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Are you Dancing at the end of The Change Curve?

Are you Dancing at the end of The Change Curve?

















"The Change Curve” is one of those models which seems to have been around forever. It’s been a useful tool in explaining everything from personal grief after a loss, to understanding the response when we implement organisational change. Drop it into a Powerpoint presentation and I doubt whether many people would actually read the annotations it’s so familiar. However, I’m not sure that there’s ever been a better demonstration of the Change Curve than what people and businesses have experienced over the past 12 months - yet so many people that I encounter seem to be stuck down there at the bottom of the curve, failing to recognise and embrace the need to climb back up the other side and accept the challenges of the ‘new normal’.

At RSVP Design we’ve always been optimists at heart, but even here we’ll admit that we spent some time down there in the Neutral Zone, characterised by frustration and depression. We’d fairly rapidly moved through The Ending that saw face-to-face adult learning disappear overnight - the initial shock, then the denial that said “This will all be over in a few months”. The frustration and depression took over as our world slowed down to a crawl and we couldn’t see how we could bounce back. Yet there was always the strong desire to understand this phenomenon and this carried us through several cycles of learning:

“What do we need to understand about our new market environment?”


“How do we need to respond to our new market environment?”

The search for answers to these two questions hasn’t been easy, and we still don’t have clarity about what our understanding/response needs to be. However, it’s been a clear and positive focus for our activity that has reinforced our bonds as an organisation and channeled our creative problem-solving like never before. And we’re not alone, we’ve spoken to many organisations who have embraced the ‘new normal’ and are firmly situated on the up-curve - so what observations might we make about those organisations who have been successful in doing this?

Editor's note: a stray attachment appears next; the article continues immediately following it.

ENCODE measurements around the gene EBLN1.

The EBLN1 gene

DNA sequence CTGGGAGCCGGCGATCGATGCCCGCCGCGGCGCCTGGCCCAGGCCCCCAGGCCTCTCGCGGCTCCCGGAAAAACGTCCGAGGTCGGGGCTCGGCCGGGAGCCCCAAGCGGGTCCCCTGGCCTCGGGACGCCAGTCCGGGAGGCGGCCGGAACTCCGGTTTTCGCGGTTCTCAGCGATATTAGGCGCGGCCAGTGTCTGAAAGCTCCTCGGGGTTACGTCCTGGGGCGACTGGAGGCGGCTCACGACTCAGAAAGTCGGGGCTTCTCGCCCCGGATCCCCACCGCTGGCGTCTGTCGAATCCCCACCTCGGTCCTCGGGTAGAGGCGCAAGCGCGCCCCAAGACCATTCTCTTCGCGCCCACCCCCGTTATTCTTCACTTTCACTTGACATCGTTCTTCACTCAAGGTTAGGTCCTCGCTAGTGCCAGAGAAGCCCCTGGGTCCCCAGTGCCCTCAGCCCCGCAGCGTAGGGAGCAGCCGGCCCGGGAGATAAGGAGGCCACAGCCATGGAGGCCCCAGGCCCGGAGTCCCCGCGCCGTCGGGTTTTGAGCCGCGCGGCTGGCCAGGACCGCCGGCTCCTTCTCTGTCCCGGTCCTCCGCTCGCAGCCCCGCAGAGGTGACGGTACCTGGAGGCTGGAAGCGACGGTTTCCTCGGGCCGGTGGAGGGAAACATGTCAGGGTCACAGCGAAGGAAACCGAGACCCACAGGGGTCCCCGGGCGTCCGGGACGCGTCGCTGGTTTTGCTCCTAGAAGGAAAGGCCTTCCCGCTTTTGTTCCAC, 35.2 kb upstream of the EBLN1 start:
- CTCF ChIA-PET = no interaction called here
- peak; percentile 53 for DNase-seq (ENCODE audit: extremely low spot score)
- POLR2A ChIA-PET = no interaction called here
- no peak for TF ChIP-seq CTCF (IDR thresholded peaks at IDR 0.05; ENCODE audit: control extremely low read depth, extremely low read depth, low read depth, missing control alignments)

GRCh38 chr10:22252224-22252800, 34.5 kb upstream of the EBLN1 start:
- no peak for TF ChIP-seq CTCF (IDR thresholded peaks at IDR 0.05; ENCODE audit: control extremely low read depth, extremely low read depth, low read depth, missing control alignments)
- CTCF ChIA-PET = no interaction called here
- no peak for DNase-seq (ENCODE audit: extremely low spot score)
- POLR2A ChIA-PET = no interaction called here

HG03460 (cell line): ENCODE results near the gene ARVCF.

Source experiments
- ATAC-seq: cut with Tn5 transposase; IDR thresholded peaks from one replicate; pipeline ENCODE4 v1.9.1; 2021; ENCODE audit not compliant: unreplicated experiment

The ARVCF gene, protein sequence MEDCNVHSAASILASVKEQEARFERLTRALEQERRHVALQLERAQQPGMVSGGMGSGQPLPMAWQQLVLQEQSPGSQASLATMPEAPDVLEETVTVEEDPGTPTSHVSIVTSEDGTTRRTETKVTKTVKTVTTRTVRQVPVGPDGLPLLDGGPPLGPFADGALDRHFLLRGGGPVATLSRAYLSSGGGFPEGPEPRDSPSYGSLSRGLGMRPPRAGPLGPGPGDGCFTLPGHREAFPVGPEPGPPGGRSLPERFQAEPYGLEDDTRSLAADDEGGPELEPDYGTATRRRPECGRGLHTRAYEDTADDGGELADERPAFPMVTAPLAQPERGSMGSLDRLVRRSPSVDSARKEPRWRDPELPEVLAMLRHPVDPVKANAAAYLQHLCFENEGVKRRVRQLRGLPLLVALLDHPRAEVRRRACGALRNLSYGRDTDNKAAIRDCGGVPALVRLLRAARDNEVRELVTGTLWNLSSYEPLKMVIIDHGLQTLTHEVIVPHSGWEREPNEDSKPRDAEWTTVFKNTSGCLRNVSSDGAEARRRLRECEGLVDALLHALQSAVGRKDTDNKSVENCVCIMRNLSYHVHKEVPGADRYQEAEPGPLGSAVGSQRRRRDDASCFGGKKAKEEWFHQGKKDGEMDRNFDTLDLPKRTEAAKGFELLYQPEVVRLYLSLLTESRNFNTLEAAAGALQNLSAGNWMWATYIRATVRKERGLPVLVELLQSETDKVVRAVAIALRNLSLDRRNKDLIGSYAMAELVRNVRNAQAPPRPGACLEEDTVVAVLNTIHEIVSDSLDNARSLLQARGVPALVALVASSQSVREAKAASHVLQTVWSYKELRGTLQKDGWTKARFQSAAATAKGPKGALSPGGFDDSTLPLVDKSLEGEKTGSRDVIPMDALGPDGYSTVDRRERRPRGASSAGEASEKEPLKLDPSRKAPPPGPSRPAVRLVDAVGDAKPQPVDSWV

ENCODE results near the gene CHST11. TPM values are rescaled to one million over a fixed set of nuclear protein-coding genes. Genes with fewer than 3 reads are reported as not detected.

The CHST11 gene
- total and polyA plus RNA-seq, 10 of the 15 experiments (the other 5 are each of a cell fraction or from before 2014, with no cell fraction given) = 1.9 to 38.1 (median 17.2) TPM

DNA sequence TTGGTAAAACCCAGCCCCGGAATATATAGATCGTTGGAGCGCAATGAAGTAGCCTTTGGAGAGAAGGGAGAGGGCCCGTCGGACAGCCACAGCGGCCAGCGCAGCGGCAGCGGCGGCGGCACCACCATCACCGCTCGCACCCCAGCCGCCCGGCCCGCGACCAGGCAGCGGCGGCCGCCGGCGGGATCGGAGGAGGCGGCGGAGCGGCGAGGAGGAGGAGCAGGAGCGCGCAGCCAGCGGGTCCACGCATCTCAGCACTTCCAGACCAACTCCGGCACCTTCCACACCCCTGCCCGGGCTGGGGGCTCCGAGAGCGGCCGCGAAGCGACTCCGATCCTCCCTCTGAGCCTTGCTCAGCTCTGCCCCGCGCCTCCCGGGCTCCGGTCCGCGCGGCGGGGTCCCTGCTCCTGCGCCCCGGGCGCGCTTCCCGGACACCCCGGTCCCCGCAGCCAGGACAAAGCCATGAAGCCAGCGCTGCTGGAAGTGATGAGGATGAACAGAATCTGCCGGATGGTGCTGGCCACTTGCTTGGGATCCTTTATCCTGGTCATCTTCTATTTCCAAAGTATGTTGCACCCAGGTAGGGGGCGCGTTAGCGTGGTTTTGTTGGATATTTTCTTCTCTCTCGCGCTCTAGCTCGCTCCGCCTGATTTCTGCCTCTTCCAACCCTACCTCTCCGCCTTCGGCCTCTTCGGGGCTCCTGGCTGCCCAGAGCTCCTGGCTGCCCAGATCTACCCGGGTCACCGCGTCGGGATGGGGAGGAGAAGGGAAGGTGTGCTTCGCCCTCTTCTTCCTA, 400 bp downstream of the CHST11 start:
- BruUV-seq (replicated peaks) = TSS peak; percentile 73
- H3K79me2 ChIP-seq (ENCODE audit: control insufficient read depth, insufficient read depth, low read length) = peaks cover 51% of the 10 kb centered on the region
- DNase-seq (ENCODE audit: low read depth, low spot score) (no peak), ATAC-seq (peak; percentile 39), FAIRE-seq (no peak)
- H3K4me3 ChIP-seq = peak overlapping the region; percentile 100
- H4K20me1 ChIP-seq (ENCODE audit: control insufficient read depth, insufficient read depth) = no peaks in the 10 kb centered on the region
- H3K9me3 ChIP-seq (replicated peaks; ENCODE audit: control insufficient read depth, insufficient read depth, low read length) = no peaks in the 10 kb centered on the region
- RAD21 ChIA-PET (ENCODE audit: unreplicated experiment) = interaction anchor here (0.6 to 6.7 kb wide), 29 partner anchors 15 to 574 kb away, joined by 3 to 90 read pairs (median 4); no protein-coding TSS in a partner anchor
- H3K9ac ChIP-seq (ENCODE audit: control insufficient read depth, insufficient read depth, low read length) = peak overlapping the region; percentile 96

• Observation 1: The keys to moving out of the lower reaches of the Change Curve are understanding and learning - and as learning professionals we should be good at that. We work in an industry that has practiced training needs analysis for decades, and the core question in a TNA is ‘what do we/they need to know?’ Work hard to get an answer to that and we’re starting to build understanding and we can move on to the next questions ‘what do we need to learn and how do we learn it?’. We can utilise what we know about learning design to structure a way out of a deeply problematic situation.

  • Observation 2: Look at the diagram above. At first sight the titles of the three columns may seem to have been reversed - they start with The Ending and end with The Beginning, but it is imperative that we work with the diagram as it is presented here. Unless we accept that something has ended and that this is the beginning of something new we will never recognise the novel opportunities that are now available to us. We need the mindset that isn’t still full of remorse for what’s gone, but is excited about what’s now possible.

  • Observation 3: The diagram suggests a single upsweep of progress in the right-hand column, which might suggest one phase of understanding, one phase of learning and one phase of acceptance - I’d suggest that for the organisations who are thriving now this is not the case. The organisations that are demonstrating the steepest psychological, innovative, performance recoveries are those who are cycling these phases again and again.

At RSVP Design our way of working bears little resemblance to how we organised 12 months ago, and our success in riding the Change Curve has been down to a lot of commitment and hard work, but also to the implementation of a lot of the learning I’ve described above. Here are some highlights of what that approach has achieved:

  • Some of the team work entirely from home. We have a weekly mid-week 'office team' call and an end of week 'all hands' optional drop-in social call
  • We now test new product ideas online, and regularly invite customers from all over the world to join us
  • Our commute no longer involves aircraft, or for some - not even motorised transport!
  • Our key supplier - we work with them on a daily basis - wasn't even known to us 9 months ago 
  • Our job roles have changed
  • We are still acquiring new customers
  • We still retain old customers, and almost all old customer relationships
  • We are now operating successfully on our own, purpose designed, remote experiential learning platform experientiallearningtools.com
  • We have launched new US (rsvpdesign.com) and UK (rsvpdesign.co.uk) e-commerce websites
  • We're not dancing yet - but looking forward to when we can all dance together!


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